Jimmy Hooker

Jimmy Hooker

Designer Joined about 4 years ago

  • 2 stories
  • 138 comments
  • 30 upvotes
  • Posted to Flawless App review by Paul Hudson , in reply to lisa dziuba , Feb 15, 2018

    Will do, just purchased.

    0 points
  • Posted to Flawless App review by Paul Hudson , Feb 12, 2018

    Holy crap, where have you been all my life

    2 points
  • Posted to Flux: The €85,000 Failed Modular Multi-Messaging Client, Feb 09, 2018

    I don’t want to give advice; the world is full of un- or semi- successful entrepreneurs happily giving advice to anyone and even those who were successful are full of survivorship bias and most advice is bullshit anyways. If someone has a question I am always happy to answer as honest as I possibly can.

    This is the most true and mature thing I've ever read on Failory.

    5 points
  • Posted to Announcing Haiku’s public launch — motion design for iOS, Android, & Web, Feb 01, 2018

    This program is killer. I have found it crashing a few times, but it never lost my work. The concept and execution are there.

    I would love to see animate on a path, and to animate a path itself. That was the first animation I tried to make, and I saw you have a way to kinda do it by animating the x with linear and y with an ease-in cubic, but there's no way to draw a path, and it's very difficult to guestimate how to follow a potential path with your workaround.

    I wanted to make this mouse pointer click down and draw the loop. I know from your docs that this functionality is on the way, but man, it would make my day (and open my wallet) if this was possible.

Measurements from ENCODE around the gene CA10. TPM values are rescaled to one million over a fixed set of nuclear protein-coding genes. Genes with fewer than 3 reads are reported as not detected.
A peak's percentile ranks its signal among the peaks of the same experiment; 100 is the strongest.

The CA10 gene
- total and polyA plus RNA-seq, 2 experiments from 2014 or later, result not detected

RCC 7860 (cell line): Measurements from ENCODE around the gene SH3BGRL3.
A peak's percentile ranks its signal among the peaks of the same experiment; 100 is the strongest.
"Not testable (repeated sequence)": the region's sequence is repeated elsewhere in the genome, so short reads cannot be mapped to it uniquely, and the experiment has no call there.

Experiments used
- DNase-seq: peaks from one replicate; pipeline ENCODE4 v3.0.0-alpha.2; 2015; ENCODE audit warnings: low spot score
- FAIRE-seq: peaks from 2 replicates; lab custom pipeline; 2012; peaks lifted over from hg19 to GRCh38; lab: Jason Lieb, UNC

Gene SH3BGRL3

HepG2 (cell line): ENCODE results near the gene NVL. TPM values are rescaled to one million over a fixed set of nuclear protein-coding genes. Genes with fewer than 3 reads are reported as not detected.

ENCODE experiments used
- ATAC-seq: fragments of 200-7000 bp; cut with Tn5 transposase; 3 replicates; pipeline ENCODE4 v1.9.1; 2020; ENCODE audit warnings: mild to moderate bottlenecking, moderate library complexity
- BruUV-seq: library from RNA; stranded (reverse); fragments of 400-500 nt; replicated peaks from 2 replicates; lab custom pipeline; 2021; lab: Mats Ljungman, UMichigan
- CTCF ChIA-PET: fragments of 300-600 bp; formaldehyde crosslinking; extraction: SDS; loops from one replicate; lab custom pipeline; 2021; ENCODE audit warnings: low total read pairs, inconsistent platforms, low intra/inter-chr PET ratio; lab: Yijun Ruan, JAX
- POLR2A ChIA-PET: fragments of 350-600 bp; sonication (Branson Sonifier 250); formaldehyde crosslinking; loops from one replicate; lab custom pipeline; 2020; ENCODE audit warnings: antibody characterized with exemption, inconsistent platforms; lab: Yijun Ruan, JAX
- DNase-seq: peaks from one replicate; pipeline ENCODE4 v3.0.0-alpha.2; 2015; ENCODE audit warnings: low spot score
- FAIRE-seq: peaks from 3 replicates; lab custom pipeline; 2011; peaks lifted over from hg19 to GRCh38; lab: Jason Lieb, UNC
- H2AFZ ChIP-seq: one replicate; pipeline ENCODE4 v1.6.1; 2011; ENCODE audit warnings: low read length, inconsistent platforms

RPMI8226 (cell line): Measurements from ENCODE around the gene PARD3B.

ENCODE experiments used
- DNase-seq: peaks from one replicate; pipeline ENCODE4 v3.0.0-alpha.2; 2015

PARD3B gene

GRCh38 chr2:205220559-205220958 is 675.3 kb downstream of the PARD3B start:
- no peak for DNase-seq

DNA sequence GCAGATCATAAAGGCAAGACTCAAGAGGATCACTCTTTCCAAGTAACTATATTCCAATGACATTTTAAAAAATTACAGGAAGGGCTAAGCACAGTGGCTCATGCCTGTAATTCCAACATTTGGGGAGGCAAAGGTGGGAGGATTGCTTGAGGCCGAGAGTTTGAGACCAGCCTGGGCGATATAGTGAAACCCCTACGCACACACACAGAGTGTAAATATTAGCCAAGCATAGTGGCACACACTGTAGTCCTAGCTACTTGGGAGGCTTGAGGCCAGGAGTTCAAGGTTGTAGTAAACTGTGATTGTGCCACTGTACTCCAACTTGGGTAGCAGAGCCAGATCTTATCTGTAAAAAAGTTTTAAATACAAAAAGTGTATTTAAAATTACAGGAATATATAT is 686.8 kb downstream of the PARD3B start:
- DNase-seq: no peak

Potential Animation

    3 points
  • Posted to Bolt, in reply to Jon Myers , Jan 24, 2018

    This is absolutely not true.

    It's easy to presume that the way you think is the way everyone else thinks, but most people do not want to learn software, are not developers, and prefer someone showing them how it works and telling them the implementation plan. Look at 90% of enterprise software. Considering your statements, you would be blown away by how things are done at any organization of 100+ people. You are also presumably horrified by the idea of a cold call, but that's how an enormous amount of business gets done.

    Sales people are huge parts of organizations for a reason.

    17 points
  • Posted to Subverted Design, in reply to Joel Califa , Jan 17, 2018

    I appreciate the intention, I just feel like it’s overly sensitive and ignores problems that are far worse.

    The Airbnb thing to me is not sketchy, I’d like to understand you’re thinking on this more. I also think Facebook’s efforts to retain someone who is deactivating an account are pretty mild. They do far more shadey things with your data than they do with design based retention. Gamifying your attention with Skinner-box-like dopamine hits is far worse.

    In general, in an article like this I’d really want to understand what we’re fighting against, and why it’s bad. Your article is too high level, and instead of exploring the business vs design perspectives, it mostly focuses on a “badness” that has pervaded the design sanctuary.

    Rereading my responses, they’re definitely overly confrontational. However, I knew everyone in here would golf clap this and say “here here!”, and I feel like these ideas need to be challenged.

    I respect you, a lot of your writing is very good. I just disagree with some of your points here, and I think that nuance and detailed examples are pretty important in an opinion piece like this, especially from someone with influence.